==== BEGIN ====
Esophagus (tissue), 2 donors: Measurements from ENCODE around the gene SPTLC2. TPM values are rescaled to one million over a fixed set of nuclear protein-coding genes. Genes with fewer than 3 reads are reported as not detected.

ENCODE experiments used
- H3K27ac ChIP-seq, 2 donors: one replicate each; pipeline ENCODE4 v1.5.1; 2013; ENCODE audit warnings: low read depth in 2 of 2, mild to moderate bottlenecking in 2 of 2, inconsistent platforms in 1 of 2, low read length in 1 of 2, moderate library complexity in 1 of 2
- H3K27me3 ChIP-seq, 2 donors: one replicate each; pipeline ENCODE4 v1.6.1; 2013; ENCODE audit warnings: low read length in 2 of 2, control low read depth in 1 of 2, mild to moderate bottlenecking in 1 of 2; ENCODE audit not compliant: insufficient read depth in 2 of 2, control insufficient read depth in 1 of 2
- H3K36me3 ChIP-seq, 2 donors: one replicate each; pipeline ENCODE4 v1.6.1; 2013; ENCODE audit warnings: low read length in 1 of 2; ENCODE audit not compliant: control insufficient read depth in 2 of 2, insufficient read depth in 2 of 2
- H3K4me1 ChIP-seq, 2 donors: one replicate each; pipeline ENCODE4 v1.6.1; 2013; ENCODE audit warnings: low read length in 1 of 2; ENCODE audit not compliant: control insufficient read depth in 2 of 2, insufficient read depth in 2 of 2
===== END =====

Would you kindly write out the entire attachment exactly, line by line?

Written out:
Esophagus (tissue), 2 donors: Measurements from ENCODE around the gene SPTLC2. TPM values are rescaled to one million over a fixed set of nuclear protein-coding genes. Genes with fewer than 3 reads are reported as not detected.

ENCODE experiments used
- H3K27ac ChIP-seq, 2 donors: one replicate each; pipeline ENCODE4 v1.5.1; 2013; ENCODE audit warnings: low read depth in 2 of 2, mild to moderate bottlenecking in 2 of 2, inconsistent platforms in 1 of 2, low read length in 1 of 2, moderate library complexity in 1 of 2
- H3K27me3 ChIP-seq, 2 donors: one replicate each; pipeline ENCODE4 v1.6.1; 2013; ENCODE audit warnings: low read length in 2 of 2, control low read depth in 1 of 2, mild to moderate bottlenecking in 1 of 2; ENCODE audit not compliant: insufficient read depth in 2 of 2, control insufficient read depth in 1 of 2
- H3K36me3 ChIP-seq, 2 donors: one replicate each; pipeline ENCODE4 v1.6.1; 2013; ENCODE audit warnings: low read length in 1 of 2; ENCODE audit not compliant: control insufficient read depth in 2 of 2, insufficient read depth in 2 of 2
- H3K4me1 ChIP-seq, 2 donors: one replicate each; pipeline ENCODE4 v1.6.1; 2013; ENCODE audit warnings: low read length in 1 of 2; ENCODE audit not compliant: control insufficient read depth in 2 of 2, insufficient read depth in 2 of 2